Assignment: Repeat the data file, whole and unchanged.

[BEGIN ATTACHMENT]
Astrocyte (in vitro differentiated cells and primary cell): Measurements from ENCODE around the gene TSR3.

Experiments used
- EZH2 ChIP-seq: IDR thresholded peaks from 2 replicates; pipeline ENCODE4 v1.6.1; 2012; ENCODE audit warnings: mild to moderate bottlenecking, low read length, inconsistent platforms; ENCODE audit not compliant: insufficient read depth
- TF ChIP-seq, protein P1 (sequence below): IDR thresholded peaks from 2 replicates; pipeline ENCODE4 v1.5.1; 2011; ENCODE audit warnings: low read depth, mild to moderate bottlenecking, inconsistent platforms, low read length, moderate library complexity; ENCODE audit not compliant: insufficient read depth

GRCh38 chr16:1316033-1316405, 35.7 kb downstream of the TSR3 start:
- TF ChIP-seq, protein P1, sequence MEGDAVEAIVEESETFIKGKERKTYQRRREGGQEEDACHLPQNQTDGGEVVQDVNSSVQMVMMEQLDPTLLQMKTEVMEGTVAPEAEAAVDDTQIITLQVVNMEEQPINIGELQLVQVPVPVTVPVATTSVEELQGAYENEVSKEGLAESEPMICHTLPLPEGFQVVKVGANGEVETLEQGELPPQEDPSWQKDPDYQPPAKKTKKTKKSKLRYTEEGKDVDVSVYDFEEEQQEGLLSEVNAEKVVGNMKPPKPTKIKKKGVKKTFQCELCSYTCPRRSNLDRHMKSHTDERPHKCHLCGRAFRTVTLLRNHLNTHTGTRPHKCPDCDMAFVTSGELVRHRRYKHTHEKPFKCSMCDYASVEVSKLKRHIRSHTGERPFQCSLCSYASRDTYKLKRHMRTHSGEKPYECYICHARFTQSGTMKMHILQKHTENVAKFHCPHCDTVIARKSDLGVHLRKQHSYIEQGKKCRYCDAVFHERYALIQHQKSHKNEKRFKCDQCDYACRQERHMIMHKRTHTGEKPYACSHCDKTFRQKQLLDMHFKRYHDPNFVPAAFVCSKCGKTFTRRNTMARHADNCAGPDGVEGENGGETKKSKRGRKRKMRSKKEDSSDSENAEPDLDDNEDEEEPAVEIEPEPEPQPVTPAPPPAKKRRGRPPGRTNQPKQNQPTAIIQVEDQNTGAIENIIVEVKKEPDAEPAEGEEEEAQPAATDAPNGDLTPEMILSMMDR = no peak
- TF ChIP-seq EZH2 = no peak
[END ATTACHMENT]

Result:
Astrocyte (in vitro differentiated cells and primary cell): Measurements from ENCODE around the gene TSR3.

Experiments used
- EZH2 ChIP-seq: IDR thresholded peaks from 2 replicates; pipeline ENCODE4 v1.6.1; 2012; ENCODE audit warnings: mild to moderate bottlenecking, low read length, inconsistent platforms; ENCODE audit not compliant: insufficient read depth
- TF ChIP-seq, protein P1 (sequence below): IDR thresholded peaks from 2 replicates; pipeline ENCODE4 v1.5.1; 2011; ENCODE audit warnings: low read depth, mild to moderate bottlenecking, inconsistent platforms, low read length, moderate library complexity; ENCODE audit not compliant: insufficient read depth

GRCh38 chr16:1316033-1316405, 35.7 kb downstream of the TSR3 start:
- TF ChIP-seq, protein P1, sequence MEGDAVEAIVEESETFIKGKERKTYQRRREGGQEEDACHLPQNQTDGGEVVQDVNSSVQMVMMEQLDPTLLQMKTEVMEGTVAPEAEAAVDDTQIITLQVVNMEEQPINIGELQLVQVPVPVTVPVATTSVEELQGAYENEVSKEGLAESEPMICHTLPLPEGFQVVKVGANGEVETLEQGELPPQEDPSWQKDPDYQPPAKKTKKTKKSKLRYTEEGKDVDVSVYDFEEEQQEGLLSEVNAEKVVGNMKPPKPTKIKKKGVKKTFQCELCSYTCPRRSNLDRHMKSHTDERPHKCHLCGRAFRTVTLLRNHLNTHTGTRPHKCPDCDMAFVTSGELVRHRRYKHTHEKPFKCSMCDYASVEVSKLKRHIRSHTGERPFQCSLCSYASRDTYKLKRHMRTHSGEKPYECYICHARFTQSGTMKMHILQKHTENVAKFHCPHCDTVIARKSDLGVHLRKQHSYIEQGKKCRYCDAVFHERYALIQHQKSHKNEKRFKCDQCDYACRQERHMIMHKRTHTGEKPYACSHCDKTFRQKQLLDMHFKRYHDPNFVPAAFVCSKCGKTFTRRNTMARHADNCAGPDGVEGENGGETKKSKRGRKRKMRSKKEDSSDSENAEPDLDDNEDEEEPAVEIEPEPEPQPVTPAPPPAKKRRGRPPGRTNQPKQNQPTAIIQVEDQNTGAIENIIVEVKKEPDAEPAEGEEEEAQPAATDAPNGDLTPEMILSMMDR = no peak
- TF ChIP-seq EZH2 = no peak